Neuromag May 2017 - Page 16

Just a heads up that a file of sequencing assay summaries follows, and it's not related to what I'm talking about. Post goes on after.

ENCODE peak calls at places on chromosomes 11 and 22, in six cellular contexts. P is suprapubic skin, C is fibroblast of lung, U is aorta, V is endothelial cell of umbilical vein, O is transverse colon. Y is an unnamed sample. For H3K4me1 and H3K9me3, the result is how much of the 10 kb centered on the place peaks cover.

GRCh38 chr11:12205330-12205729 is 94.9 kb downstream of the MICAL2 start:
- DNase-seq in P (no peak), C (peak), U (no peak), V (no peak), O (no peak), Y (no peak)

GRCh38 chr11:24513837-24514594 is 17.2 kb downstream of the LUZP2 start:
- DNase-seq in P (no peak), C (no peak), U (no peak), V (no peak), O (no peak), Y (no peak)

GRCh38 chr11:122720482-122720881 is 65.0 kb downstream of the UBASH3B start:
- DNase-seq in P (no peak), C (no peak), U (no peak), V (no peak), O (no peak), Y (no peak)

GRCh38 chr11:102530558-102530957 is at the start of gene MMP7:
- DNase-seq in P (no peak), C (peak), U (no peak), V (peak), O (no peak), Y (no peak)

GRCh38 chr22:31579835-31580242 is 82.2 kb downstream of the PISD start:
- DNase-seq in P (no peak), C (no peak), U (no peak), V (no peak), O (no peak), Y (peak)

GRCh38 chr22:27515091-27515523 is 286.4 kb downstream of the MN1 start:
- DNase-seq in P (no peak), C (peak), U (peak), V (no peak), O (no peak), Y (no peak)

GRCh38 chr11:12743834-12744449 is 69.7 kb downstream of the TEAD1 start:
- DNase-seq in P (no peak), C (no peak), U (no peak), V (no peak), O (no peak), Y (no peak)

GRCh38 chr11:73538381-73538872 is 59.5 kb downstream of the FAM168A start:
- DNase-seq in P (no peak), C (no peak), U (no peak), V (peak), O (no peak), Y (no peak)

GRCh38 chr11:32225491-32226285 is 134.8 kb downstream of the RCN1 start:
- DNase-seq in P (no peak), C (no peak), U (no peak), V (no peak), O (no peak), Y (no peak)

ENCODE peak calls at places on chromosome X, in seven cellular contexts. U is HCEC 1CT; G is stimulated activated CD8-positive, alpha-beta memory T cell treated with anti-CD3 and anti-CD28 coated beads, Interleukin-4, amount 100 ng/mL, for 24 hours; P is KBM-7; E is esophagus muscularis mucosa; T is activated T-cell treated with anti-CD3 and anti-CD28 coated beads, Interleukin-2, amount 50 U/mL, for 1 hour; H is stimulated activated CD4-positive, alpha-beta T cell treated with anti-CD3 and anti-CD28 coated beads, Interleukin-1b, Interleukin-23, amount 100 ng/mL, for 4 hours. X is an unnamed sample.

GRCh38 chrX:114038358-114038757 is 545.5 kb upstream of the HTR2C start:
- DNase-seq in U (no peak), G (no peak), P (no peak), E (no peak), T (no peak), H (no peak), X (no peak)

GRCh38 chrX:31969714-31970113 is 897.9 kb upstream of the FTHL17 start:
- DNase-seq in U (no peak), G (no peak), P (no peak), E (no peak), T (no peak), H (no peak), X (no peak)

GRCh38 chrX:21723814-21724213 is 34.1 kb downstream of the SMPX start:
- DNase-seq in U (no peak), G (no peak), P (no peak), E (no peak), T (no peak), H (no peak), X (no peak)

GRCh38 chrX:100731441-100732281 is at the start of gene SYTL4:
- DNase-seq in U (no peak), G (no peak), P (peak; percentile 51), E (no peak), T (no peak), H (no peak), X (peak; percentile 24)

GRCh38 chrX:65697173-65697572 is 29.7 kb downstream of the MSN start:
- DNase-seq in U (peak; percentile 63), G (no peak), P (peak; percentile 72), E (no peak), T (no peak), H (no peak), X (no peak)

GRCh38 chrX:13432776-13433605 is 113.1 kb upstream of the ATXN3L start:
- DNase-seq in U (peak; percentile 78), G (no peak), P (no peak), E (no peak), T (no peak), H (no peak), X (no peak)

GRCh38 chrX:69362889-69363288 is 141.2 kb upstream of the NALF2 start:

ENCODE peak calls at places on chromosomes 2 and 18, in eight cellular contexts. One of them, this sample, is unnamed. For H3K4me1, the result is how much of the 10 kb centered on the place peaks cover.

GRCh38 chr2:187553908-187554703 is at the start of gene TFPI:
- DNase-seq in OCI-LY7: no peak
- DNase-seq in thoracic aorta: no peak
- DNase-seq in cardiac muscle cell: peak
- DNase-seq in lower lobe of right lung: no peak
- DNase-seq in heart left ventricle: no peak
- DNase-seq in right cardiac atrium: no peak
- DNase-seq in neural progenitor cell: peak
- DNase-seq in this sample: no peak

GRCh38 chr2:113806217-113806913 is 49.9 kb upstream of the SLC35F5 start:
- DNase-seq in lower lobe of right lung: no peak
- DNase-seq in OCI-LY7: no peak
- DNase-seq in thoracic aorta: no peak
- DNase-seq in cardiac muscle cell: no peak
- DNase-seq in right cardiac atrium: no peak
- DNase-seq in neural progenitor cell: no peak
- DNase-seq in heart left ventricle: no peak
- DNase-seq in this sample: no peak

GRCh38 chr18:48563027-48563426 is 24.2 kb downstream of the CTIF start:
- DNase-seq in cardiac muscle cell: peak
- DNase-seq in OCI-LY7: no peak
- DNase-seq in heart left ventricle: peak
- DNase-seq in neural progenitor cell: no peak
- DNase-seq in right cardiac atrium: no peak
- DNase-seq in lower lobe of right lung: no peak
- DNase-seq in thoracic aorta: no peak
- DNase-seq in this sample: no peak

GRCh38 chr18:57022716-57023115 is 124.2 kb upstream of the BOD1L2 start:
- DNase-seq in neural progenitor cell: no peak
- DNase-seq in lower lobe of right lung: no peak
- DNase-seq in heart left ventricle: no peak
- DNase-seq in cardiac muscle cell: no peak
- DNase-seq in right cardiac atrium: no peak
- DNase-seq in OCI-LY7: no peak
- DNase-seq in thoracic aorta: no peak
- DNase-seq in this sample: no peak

Christopher Lance Best practice science in the age of irreplicability Written by Thomas Wallis Replication - the ability to find the same effect repeatedly in independent experiments — is a corner- stone of experimental science. However, the published literature is likely full of irreplicable results [1, 2]. There are many reasons for this problem, but the root cause is arguably that the incentive structure of science has selected for flashiness and surprise rather than for truth and rigour. Au- thors who publish in high-impact journals tend to be rewarded with jobs, grants, and career success, whether or not the result turns out to actually be replicable [3]. These incentives can facilitate poor experimental and statistical practices that make faulty conclusions more likely. Jens Klinzing wrote a nice over- view on these issues for the last ad- dition of Neuromag [4]. In this article, I’m going to take his lead and discuss a few practices in more detail that you can incorporate into your work, now and into the future, that will help to ensure the quality of scientific output. case that numerous decisions about how to test the research question of interest are made after or during the process of data collection. By allowing our analyses to depend on the particu- lar data we observe in an experiment we invite the possibility that we are shining a spotlight on noise: random fluctuations that are a property of this dataset and not a replicable property of the world at large. The garden of forking paths In an article you should definitely read, Gelman and Loken characterise this as walking through a “garden of fork- ing paths” [6]. The point this article makes, which should give us all pause, is that even if you do not sit and try a bunch of different analyses until you found the one that “worked” (i.e. gave the result you wanted), you might still be on thin inferential ice. Given a dif- ferent dataset (but the same experi- ment) you might have done a different analysis and possibly drawn a differ- ent conclusion. I believe that the vast majority of sci- entists are honestly trying to do the best and most accurate science they can. One of the most startling reali- sations I have had over the past few years, however, is how easy it is for even well-intentioned researchers to unconsciously mislead themselves (and thus also the larger scientific community) [5]. In practice, it’s almost always the ؁9UI=55)ѥե͡Ʌѽ䁅)ɵѽ䁕ɥ)]ȁ͕́)фԁɔՍѥɅѽ)ɕ͕ɍɵѽѕа)Ʌа́ݡٕѡ́ɔ)ɔфѥ)ѡȁѡ̰ѡ́ѥѥ́Ս)ȁѡѕɕхѥمՕ̸Q)p׊tѽ͡ձѡ)ɔѡЀԔȁݕȁ́)ɕqͥӊtɔ͔ͥѥٕ(ѡձ́ՅՔɽ́)䁽ѕɅɔ!ݕٕȰم)Օ́䁍ɕѼѡȁ)͔ͥѥٔɅѕ́ȁɵѽ)ɕ͕ɍLݡȁѡ͕̰)ͥͥ́ɔ)ɔфѥȁɅѽ)͕́ѡՔ͔ͥѥٔɅѕ)ȁȀ͕)ϊdѥ)ѡЁ9ɽ) ɕѱ䰁Ʌѽɕ͕ɍ́)Ё݅́ɕ͕ѕ́Ё́